Think about the externalities, both negative and positive, that play a huge part in your life; and think about the sticks and carrots that attempt to align your self-interest with the social interest.
You respond to the stick of the gasoline tax by buying a little bit less gas than you otherwise would. As you saw inÂ Eye on Climate ChangeÂ (p. 234), this stick is small compared to that in some other countries. With a bigger gas tax, such as that in the United Kingdom, for example, you would find a way of getting by with a smaller quantity of gasoline and your actions and those of millions of others would make the traffic on our roads and highways much lighter.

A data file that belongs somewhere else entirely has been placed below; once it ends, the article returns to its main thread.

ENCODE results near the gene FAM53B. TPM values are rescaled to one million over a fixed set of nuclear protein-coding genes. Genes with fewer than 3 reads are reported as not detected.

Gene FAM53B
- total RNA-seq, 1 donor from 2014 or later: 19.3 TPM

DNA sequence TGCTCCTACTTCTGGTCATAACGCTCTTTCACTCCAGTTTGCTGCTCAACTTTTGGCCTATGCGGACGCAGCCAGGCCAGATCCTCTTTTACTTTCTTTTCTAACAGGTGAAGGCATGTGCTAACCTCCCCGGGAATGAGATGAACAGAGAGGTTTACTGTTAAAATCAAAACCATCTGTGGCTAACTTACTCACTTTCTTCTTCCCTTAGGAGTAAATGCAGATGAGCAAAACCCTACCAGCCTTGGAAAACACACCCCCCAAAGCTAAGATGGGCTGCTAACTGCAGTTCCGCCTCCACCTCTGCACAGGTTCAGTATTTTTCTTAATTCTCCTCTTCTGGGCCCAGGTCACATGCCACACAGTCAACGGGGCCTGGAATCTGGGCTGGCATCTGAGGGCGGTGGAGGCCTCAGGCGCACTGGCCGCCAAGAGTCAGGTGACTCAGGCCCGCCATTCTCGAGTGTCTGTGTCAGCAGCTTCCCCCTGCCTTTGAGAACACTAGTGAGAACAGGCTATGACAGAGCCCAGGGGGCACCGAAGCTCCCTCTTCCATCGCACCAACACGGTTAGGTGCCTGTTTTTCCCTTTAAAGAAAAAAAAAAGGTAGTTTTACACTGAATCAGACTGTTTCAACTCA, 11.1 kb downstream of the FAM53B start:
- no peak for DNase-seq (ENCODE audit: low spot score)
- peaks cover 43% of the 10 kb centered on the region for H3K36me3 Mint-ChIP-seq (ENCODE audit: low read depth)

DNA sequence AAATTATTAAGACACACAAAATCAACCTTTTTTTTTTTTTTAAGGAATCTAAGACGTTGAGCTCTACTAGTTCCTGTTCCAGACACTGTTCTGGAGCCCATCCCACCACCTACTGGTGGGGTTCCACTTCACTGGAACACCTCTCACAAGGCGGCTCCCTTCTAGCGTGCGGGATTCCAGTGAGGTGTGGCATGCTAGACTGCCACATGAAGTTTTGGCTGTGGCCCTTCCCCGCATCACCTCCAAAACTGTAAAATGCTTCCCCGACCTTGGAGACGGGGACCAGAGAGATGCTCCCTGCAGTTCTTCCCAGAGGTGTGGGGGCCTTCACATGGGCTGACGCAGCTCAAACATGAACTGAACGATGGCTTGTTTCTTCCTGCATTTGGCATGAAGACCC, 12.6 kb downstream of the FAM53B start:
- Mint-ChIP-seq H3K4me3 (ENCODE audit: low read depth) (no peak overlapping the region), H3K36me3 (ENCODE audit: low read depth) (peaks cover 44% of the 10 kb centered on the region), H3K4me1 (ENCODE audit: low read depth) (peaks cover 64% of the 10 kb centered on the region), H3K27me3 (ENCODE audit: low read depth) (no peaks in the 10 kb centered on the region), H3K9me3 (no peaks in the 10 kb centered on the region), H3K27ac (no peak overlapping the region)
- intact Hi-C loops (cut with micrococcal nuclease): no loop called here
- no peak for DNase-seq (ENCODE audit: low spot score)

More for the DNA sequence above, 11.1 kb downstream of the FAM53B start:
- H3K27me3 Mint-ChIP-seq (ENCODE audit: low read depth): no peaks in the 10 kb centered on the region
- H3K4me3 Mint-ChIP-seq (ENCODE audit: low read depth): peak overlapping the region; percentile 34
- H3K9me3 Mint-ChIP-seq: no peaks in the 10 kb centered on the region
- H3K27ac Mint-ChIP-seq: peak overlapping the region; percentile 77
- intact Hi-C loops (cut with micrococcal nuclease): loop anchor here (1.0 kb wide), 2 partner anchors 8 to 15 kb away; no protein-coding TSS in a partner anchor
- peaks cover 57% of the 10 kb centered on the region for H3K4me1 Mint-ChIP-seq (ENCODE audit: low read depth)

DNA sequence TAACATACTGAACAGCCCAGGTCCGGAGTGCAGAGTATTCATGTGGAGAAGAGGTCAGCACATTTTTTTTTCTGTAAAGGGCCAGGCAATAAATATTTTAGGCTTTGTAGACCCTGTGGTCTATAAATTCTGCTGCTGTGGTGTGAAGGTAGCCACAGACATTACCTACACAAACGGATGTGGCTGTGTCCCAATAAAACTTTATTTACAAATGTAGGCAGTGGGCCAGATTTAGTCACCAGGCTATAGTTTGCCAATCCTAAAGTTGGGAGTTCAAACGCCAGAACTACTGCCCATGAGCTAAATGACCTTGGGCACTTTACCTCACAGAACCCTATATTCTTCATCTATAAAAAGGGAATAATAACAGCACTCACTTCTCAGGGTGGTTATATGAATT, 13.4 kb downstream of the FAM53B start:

You are responding to the huge carrot of subsidized tuition by being in school. Faced with full-cost tuition, many people would quit school. Without subsidized college education, fewer people would attend college and with fewer college graduates, the benefits we all receive from living in a well-educated society would be smaller.
Think about your attitude as a citizen-voter to these two externalities.
Have our politicians set the right incentives? Should the gas tax be higher to discourage the use of cars? Should tuition be even lower to encourage more people to go to school (and therefore, raise taxes to pay for subsidized education)? Or have we got these incentives just right in the social interest?
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